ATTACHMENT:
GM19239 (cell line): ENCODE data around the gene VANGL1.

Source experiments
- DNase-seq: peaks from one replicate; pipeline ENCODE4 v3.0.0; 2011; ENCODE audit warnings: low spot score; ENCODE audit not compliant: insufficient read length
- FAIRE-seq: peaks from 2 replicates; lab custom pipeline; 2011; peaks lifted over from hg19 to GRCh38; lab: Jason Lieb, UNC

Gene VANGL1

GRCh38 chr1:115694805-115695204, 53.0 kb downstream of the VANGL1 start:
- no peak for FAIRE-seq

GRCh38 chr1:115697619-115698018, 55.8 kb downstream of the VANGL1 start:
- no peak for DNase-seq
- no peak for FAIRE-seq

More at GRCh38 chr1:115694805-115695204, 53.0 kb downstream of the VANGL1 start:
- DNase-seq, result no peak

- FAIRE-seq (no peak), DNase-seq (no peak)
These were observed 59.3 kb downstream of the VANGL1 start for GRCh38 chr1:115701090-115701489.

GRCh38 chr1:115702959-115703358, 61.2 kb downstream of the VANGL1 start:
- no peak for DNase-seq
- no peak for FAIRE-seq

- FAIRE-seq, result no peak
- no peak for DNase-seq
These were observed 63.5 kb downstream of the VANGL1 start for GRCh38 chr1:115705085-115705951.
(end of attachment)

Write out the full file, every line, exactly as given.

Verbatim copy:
GM19239 (cell line): ENCODE data around the gene VANGL1.

Source experiments
- DNase-seq: peaks from one replicate; pipeline ENCODE4 v3.0.0; 2011; ENCODE audit warnings: low spot score; ENCODE audit not compliant: insufficient read length
- FAIRE-seq: peaks from 2 replicates; lab custom pipeline; 2011; peaks lifted over from hg19 to GRCh38; lab: Jason Lieb, UNC

Gene VANGL1

GRCh38 chr1:115694805-115695204, 53.0 kb downstream of the VANGL1 start:
- no peak for FAIRE-seq

GRCh38 chr1:115697619-115698018, 55.8 kb downstream of the VANGL1 start:
- no peak for DNase-seq
- no peak for FAIRE-seq

More at GRCh38 chr1:115694805-115695204, 53.0 kb downstream of the VANGL1 start:
- DNase-seq, result no peak

- FAIRE-seq (no peak), DNase-seq (no peak)
These were observed 59.3 kb downstream of the VANGL1 start for GRCh38 chr1:115701090-115701489.

GRCh38 chr1:115702959-115703358, 61.2 kb downstream of the VANGL1 start:
- no peak for DNase-seq
- no peak for FAIRE-seq

- FAIRE-seq, result no peak
- no peak for DNase-seq
These were observed 63.5 kb downstream of the VANGL1 start for GRCh38 chr1:115705085-115705951.